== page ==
A week before “Allegiant” was released, pre-orders alone put it at No. 3 on Amazon’s best-seller list; a few days before it was released, it was No. 1, the most pre-ordered title ever at HarperCollins, adult or young adult. Then there’s “Divergent” and “Insurgent,” which together have sold 5 million copies and been firmly entrenched at the top of the New York Times’ young-adult best-seller list for months. And, of course — because it wouldn’t be a successful young-adult series without a Hollywood movie attached — “Divergent,” the first of a planned series of adaptations starring It Girl Shailene Woodley, wrapped production in July. The film, which shot around Chicago in the spring and summer, opens March 20, 2014.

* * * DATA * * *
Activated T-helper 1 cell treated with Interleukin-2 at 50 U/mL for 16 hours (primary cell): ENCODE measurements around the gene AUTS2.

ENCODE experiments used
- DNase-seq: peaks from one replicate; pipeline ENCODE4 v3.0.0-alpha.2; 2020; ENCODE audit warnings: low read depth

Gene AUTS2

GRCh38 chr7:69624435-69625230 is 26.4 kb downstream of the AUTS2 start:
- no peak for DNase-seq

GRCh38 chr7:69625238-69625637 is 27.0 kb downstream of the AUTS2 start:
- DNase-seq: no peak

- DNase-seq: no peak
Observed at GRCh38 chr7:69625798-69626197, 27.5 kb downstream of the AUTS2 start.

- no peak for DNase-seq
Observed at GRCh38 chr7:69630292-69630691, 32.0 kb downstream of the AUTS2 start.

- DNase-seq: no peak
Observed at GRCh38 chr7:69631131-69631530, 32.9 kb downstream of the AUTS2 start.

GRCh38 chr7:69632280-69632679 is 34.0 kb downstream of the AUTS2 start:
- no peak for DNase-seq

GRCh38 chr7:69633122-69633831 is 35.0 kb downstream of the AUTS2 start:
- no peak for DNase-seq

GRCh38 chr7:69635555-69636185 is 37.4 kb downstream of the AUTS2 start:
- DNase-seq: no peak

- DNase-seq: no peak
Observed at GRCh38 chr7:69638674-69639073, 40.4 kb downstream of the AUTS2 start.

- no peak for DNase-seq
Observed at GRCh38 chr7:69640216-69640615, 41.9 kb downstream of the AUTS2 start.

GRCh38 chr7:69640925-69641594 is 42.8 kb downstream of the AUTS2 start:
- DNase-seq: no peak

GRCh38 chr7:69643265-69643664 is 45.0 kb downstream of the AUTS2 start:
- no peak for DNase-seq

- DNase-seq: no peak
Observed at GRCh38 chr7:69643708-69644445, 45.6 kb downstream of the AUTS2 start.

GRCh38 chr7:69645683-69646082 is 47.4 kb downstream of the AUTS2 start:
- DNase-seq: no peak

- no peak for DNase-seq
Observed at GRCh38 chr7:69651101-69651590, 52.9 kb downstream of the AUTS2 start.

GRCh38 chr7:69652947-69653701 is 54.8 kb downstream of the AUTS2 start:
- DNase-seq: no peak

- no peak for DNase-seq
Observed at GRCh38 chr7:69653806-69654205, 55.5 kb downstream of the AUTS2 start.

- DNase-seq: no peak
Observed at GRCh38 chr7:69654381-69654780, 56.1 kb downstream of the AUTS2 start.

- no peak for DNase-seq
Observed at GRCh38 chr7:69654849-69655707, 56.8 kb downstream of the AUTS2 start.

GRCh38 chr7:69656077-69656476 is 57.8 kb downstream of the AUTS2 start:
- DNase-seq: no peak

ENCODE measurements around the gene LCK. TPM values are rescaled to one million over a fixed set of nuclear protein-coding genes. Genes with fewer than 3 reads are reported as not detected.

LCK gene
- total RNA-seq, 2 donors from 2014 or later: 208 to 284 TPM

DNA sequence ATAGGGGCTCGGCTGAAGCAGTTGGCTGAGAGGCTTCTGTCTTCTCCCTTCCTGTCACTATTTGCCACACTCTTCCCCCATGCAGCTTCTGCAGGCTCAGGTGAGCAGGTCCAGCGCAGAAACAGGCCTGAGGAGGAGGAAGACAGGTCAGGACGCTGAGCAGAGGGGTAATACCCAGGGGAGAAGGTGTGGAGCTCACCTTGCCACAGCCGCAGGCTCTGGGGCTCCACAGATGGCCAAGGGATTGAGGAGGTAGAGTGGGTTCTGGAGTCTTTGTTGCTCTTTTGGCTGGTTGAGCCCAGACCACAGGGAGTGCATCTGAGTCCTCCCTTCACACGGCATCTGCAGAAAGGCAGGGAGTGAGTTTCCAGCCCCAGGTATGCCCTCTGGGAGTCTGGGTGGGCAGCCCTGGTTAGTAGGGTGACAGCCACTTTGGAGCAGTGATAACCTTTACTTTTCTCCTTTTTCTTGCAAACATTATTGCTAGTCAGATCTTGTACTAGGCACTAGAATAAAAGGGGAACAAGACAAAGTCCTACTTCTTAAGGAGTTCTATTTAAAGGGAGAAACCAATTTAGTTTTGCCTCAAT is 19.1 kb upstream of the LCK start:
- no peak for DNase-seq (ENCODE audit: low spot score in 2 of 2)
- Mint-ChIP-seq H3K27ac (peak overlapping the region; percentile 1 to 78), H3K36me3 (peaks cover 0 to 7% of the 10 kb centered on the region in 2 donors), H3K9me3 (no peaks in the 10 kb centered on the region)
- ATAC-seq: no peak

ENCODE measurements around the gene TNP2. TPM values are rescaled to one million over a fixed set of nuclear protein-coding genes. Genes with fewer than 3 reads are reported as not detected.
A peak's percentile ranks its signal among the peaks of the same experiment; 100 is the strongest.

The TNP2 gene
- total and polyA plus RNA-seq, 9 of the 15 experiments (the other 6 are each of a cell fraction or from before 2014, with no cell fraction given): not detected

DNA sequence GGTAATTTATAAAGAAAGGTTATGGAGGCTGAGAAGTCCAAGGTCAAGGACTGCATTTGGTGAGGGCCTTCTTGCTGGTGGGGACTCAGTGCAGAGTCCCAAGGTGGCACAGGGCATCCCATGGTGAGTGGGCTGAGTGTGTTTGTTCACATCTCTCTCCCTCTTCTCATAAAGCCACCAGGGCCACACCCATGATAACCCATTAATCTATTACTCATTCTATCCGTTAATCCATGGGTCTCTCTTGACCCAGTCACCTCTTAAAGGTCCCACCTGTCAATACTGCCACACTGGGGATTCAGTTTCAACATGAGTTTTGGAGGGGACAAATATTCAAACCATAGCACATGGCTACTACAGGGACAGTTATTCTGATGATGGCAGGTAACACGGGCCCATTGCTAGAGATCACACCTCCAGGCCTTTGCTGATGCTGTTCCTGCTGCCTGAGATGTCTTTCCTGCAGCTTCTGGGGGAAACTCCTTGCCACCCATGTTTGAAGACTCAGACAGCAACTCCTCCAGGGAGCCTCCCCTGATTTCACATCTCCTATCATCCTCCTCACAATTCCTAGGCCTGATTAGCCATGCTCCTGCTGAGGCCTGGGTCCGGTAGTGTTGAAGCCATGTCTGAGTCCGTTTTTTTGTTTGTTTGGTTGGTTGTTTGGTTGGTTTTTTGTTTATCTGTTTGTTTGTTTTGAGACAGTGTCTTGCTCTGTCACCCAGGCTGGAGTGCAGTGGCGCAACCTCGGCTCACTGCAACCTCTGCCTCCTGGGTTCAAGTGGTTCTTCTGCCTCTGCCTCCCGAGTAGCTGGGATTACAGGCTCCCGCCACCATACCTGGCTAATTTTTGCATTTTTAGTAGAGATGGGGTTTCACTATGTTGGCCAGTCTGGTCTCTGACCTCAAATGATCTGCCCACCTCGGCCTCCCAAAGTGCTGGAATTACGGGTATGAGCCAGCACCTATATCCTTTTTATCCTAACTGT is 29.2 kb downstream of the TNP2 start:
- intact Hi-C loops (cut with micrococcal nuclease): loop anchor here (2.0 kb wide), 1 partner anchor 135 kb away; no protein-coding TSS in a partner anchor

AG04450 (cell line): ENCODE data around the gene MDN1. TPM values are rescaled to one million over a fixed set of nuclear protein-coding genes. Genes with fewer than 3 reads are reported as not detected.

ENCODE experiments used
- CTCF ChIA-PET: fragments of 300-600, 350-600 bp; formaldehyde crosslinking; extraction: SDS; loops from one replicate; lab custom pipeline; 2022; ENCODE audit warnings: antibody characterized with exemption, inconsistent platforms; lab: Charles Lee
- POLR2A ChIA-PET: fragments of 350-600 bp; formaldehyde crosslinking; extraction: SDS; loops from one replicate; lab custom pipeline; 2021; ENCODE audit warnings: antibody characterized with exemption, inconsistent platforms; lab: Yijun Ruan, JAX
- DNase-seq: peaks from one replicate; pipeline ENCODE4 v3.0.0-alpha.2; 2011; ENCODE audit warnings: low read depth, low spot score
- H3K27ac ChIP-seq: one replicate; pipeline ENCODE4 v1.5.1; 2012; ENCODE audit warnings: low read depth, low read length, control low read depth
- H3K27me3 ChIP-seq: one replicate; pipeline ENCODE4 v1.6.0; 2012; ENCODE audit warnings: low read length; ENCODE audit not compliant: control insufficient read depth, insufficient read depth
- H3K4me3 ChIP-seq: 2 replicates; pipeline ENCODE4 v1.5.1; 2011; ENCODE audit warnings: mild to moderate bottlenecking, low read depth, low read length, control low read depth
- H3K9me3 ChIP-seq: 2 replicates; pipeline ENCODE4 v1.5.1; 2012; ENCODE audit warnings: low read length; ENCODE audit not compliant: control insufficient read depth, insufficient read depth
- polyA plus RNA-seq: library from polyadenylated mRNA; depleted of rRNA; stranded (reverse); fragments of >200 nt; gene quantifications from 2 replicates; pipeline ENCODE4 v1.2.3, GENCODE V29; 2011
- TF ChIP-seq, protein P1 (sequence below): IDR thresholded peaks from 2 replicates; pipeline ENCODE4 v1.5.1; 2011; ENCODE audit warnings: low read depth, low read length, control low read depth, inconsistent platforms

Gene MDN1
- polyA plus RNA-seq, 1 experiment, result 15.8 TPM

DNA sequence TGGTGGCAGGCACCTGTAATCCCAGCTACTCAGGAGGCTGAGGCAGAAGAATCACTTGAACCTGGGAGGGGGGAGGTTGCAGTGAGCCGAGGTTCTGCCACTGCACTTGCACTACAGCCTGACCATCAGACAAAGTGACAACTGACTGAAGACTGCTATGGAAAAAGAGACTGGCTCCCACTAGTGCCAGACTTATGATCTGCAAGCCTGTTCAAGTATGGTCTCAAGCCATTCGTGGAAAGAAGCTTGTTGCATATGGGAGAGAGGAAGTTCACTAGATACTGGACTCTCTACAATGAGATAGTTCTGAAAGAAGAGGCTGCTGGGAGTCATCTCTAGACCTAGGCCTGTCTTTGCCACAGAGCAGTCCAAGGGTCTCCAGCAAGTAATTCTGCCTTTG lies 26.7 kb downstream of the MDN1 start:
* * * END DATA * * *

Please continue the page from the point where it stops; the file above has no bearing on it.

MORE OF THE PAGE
John Green, himself a wildly successful young-adult author (and resident of Indianapolis), has been Roth’s frequent sparring partner on the Times best-seller list — his blockbuster novel, “The Fault in Our Stars,” is even becoming a movie starring Shailene Woodley. On the phone from Amsterdam, where that film is currently in production, Green said: “I think Veronica is handling herself as well as she can, considering everything. At 25, I couldn’t remember to pay rent. And the truth is, no one tells you that this kind of success will be intimidating. But it is. It’s a massive amount of pressure, and not just from fans, but from people whose jobs are on the line because of what you write. There is pressure from publishers to grow the YA space, which has been one of the few bright spots in the publishing world for the past decade. You start to realize you could disappoint millions of people — you could not understand what it feels like until you experience it.”
“I’m going to throw up.”